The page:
Logos just finished shipping the last of the free Perseus Collections. This was no small feat! Our initial offering of the Perseus Collections was wildly successful. Now that we have shipped the last of those orders, we have made the Perseus Collections available again!

What People Are Saying about Perseus

Perseus has created quite a bit of excitement on the Logos Forums, but that’s not the only place you can experience the buzz. Many bloggers have been discussing the value of having these collections available from Logos.

Here are just a few of those reviews:

“Logos has done us all a great big favor by making this available and then they went above and beyond by making sure it was free and integrated. I’m sure you’ll enjoy having these resources.”—Brian LePort

“Good research requires, doesn’t it, source materials.  Too much scholarship is based on references to works that are references to works that are references to works.  Length of bibliography doesn’t guarantee accuracy, however, as sometimes mistakes are simply canonized by constant repetition.  With these tools at hand, authentic research can be done.”—Dr. Jim West

“Now there is a convenient way to do Greek New Testament (and LXX) word studies that not only give you material from other parts of Scripture (or Josephus or Philo or the Greek Pseudepigrapha), but a huge collection of classical literature! This is awesome!”—Nijay Gupta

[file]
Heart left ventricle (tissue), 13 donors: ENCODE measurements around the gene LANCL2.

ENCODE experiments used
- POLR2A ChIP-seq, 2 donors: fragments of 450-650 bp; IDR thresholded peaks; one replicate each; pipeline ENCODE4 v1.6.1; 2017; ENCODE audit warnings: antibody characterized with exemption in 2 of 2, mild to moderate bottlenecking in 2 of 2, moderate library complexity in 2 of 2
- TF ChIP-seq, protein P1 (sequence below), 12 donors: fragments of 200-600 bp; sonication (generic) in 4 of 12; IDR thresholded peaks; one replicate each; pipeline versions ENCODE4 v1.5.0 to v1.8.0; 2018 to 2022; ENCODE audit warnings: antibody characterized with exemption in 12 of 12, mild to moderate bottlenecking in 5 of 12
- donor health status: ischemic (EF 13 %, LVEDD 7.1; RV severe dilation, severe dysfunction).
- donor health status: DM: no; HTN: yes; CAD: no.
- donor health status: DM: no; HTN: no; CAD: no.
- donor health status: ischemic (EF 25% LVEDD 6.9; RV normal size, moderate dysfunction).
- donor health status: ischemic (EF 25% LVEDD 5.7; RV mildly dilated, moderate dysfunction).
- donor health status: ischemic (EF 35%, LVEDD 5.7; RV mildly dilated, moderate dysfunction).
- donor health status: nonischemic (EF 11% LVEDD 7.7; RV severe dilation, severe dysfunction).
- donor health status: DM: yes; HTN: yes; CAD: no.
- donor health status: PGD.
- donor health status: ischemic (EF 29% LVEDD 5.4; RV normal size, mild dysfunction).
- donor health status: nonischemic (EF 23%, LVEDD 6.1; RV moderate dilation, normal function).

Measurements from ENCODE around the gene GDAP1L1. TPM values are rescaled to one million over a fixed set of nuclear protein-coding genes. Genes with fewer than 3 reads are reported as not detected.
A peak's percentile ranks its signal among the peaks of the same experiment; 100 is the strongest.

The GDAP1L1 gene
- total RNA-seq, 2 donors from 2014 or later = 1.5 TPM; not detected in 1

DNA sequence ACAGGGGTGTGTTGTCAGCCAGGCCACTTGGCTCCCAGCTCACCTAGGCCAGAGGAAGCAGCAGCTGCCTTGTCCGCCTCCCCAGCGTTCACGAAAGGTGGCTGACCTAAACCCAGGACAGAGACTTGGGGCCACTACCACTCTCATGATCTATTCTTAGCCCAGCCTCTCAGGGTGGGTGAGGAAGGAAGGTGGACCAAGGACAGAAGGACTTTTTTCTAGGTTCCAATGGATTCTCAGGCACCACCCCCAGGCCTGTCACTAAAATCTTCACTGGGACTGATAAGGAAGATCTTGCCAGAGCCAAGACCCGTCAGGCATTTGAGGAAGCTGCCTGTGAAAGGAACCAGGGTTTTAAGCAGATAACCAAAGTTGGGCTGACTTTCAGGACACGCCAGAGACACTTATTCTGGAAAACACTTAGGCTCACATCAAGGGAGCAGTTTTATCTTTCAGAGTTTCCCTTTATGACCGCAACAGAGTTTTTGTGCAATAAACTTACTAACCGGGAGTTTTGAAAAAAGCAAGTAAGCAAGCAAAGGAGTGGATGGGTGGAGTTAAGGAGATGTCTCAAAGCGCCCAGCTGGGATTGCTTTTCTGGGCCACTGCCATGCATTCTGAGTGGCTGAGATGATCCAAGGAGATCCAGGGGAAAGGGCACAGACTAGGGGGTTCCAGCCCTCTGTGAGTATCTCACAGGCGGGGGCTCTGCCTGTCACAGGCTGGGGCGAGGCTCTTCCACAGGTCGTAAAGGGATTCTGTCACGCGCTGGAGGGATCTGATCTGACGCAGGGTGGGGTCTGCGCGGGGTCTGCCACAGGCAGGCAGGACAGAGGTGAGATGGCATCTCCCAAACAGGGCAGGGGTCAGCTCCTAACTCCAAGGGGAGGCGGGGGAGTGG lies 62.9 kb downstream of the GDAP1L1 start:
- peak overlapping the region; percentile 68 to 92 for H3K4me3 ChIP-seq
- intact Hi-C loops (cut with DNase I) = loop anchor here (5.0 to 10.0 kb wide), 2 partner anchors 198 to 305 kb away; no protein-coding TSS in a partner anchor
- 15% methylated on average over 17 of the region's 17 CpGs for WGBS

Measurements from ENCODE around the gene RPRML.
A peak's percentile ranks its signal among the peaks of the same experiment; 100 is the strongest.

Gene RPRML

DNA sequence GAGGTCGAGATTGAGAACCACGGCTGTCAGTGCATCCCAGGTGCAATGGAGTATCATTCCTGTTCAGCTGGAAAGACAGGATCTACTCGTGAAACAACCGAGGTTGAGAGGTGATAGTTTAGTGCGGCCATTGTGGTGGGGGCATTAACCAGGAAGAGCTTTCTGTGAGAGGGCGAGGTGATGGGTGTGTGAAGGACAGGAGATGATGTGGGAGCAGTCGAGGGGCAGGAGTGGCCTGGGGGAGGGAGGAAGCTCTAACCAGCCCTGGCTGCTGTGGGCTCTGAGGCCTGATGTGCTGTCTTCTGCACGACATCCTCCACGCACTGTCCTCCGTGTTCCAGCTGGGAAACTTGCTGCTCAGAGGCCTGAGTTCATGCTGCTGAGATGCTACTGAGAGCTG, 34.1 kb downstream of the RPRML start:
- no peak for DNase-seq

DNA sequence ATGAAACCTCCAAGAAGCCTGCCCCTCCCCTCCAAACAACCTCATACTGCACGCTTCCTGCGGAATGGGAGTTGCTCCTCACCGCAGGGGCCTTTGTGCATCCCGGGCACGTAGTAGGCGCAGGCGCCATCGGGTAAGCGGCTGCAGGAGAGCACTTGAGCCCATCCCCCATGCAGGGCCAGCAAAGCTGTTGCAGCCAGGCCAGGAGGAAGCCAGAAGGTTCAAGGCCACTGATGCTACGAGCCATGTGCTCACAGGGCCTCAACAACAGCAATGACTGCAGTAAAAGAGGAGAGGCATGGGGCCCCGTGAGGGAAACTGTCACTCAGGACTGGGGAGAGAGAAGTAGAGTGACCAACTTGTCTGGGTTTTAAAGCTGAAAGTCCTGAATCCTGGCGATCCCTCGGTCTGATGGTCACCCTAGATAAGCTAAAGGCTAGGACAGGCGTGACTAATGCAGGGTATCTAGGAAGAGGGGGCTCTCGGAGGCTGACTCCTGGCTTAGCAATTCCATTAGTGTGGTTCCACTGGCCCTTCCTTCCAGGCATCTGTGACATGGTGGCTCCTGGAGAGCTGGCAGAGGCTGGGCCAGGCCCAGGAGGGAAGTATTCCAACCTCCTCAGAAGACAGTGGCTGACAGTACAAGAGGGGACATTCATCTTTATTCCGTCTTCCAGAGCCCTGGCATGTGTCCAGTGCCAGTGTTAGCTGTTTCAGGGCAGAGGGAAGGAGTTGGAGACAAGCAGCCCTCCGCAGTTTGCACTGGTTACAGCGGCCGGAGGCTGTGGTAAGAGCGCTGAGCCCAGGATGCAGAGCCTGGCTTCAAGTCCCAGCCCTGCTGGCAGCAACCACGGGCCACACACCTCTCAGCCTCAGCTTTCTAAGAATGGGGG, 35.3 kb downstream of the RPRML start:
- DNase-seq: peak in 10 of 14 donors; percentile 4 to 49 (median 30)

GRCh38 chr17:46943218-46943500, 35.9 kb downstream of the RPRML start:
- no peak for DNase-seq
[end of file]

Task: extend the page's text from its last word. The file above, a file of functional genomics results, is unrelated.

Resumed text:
“I think the material is a wonderful addition to the program and as easy to access and search as all the other resources available in the Logos Bible program, which is the program I use for all my Bible study, Bible reading, and Bible teaching. I’ve also made use of Logos Bible Software in writing my books. In fact, I wouldn’t want to be without the program. It’s made things much easier for me and saved me enormous amounts of time.”—R. P. Nettlehorst

“So by now it should be obvious just how useful having these resources in Logos 4 really is. Once you start adding search features into the equation then the usefulness is increased exponentially.”—Nick Norelli

If you are looking for even more positive reviews, you can check out these blogs as well:

Perhaps you missed out on Perseus the first time around because you weren’t sure how you would use them. While these collections certainly aren’t for everyone, the responses have been overwhelmingly positive. If you have decided you would like the Perseus Collections for yourself, they are available now—and they’re still free!